Road surfaces inevitably break down and need to be repaved. That's true of any road, be it a city street, interstate or even a race track. Cars and trucks barreling around the same piece of pavement for miles and miles and miles take their toll. In the 108-year history, the track surface has changed and been redone so many times that this core sample tweeted out by the speedway stands more than 18 inches tall. Have a look at all the changes through the years.


While Indy may be known as the Brickyard, the very first iteration of the track surface in the spring and summer of 1909 consisted of a 2-inch-thick layer of creek gravel, a 2-inch layer of crushed limestone and a layer of taroid. That was followed by a half-inch layer of stone chips mixed with larger stones. That was topped with another layer of taroid (a coal-tar preparation) with stone dust worked into the surface.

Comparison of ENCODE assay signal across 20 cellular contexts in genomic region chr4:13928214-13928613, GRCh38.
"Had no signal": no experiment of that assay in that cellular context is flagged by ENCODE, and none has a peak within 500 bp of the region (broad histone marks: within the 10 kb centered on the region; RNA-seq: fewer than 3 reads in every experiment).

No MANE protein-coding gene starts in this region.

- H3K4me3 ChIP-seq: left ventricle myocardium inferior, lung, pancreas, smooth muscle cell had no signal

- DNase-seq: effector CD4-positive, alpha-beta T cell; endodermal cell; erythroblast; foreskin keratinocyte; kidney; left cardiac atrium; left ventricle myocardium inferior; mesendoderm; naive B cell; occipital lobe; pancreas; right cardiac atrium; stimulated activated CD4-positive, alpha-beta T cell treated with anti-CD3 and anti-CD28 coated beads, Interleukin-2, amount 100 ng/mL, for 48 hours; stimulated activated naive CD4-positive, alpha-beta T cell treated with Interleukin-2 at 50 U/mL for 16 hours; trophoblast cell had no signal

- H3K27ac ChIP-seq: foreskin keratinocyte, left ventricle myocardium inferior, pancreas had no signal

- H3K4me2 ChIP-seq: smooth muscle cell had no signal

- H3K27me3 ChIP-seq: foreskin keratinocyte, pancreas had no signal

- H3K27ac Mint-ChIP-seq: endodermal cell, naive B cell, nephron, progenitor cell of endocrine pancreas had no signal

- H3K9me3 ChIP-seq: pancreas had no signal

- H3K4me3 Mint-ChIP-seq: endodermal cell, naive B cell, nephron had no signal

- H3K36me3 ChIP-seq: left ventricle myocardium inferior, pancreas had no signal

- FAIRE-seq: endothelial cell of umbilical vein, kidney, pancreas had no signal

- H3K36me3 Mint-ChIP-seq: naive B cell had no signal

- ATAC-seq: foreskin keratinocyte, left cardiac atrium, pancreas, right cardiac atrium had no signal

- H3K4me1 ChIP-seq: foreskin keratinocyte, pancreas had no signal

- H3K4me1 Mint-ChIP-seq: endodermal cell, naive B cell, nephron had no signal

In the fall 1909, a two-inch layer of sand was put down, then 3.2 million road-paving bricks were placed. There was roughly a quarter of an inch between each brick. After the surface was leveled, a concrete was poured between the bricks to hold things in place.

That brick surface lasted more than 50 years. In 1961, nearly the entire track surface was covered with asphalt, leaving just a three-foot strip of bricks at the start/finish line. That strip remains there to this day. In 1976, the entire track was cleared and resurfaced for the first time since 1909. Further track work took place in 1988, 1995, 2002 and 2004 — the core sample reflects eight layers in all, but of course doesn't reflect material that was removed. The last round of work included the pit and warm-up lanes, too.


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